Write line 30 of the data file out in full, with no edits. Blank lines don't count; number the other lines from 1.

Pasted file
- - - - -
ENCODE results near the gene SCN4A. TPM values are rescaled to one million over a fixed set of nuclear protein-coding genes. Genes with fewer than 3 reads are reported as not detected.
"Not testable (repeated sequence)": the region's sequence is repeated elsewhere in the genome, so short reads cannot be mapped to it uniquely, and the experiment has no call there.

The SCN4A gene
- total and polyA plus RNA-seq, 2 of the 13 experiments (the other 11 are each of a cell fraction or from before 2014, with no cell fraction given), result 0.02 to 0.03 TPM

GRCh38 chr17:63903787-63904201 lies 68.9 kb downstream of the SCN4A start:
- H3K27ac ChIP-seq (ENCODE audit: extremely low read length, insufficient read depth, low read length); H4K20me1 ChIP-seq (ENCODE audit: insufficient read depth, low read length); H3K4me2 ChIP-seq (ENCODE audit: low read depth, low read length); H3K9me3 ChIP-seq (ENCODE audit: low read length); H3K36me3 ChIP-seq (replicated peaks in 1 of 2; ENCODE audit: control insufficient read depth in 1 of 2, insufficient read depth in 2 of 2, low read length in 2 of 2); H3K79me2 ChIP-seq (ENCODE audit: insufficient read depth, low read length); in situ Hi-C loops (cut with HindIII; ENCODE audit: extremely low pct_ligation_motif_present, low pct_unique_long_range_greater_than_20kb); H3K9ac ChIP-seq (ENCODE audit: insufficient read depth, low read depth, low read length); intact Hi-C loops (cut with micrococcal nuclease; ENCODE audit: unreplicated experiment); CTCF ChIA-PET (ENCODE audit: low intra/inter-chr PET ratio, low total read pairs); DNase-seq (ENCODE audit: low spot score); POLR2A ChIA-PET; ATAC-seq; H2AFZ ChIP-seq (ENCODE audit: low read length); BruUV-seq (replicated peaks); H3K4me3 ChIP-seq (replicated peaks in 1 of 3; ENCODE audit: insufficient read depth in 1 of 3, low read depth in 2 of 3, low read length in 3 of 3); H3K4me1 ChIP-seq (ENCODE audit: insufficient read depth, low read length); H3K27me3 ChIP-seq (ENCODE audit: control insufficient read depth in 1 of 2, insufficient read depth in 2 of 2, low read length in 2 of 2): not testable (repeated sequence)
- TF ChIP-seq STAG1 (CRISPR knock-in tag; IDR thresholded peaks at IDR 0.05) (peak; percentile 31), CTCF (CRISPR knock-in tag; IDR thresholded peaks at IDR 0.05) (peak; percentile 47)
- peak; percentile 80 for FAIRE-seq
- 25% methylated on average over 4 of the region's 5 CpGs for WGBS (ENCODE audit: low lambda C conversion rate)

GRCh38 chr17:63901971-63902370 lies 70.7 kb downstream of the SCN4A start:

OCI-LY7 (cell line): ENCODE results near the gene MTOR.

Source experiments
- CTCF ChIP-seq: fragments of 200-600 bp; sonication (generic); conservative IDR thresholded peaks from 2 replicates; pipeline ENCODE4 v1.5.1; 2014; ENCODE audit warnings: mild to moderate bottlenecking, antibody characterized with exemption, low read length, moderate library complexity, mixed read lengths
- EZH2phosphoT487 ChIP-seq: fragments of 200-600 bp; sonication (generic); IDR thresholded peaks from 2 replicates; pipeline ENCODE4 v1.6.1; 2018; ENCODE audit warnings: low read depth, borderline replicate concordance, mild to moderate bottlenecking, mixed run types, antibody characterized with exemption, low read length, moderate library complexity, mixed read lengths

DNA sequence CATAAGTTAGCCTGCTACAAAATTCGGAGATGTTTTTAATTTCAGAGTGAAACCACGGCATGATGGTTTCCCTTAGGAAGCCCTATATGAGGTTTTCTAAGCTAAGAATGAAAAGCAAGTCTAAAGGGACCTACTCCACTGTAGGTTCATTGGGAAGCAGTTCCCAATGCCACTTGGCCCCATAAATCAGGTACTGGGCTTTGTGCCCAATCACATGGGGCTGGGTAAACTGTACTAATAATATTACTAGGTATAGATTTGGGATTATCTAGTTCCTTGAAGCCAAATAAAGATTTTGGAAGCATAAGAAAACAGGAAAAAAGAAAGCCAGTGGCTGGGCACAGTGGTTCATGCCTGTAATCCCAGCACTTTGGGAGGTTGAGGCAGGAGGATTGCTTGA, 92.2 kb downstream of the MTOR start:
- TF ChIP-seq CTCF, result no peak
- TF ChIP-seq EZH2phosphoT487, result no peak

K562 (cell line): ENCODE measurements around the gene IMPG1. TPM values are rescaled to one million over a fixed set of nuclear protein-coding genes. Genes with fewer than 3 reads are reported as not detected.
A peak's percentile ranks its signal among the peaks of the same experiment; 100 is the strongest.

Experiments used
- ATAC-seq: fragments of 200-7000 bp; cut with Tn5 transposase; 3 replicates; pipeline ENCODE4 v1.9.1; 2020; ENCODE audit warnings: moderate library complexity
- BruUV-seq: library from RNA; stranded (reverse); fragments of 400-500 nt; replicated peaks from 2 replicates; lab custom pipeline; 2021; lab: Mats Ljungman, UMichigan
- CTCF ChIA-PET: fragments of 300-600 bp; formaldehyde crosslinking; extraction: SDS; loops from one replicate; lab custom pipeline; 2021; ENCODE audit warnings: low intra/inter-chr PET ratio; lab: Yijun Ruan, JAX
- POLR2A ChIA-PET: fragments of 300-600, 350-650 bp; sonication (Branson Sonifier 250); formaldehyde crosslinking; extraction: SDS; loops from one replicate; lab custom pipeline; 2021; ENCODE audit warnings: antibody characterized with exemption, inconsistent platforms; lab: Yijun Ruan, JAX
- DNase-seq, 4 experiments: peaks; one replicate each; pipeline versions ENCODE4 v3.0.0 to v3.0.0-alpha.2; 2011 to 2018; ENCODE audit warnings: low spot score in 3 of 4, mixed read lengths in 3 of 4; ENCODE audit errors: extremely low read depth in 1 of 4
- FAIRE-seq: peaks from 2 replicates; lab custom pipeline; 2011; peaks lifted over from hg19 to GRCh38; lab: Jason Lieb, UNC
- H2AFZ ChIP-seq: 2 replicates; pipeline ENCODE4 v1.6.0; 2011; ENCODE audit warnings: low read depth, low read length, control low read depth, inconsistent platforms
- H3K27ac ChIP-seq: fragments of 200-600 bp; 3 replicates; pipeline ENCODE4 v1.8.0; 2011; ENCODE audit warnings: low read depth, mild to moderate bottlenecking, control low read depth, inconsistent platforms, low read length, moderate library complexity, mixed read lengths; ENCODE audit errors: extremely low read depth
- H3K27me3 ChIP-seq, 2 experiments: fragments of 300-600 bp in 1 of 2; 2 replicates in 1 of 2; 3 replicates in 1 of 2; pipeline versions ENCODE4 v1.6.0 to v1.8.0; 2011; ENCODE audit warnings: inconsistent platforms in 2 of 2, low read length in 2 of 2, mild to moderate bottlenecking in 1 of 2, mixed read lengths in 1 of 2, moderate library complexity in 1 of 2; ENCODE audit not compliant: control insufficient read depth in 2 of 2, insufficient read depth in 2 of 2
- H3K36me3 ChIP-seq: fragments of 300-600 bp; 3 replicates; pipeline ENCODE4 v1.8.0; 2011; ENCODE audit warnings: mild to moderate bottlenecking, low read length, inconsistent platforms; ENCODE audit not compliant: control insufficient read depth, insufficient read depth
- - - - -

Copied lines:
- H3K36me3 ChIP-seq: fragments of 300-600 bp; 3 replicates; pipeline ENCODE4 v1.8.0; 2011; ENCODE audit warnings: mild to moderate bottlenecking, low read length, inconsistent platforms; ENCODE audit not compliant: control insufficient read depth, insufficient read depth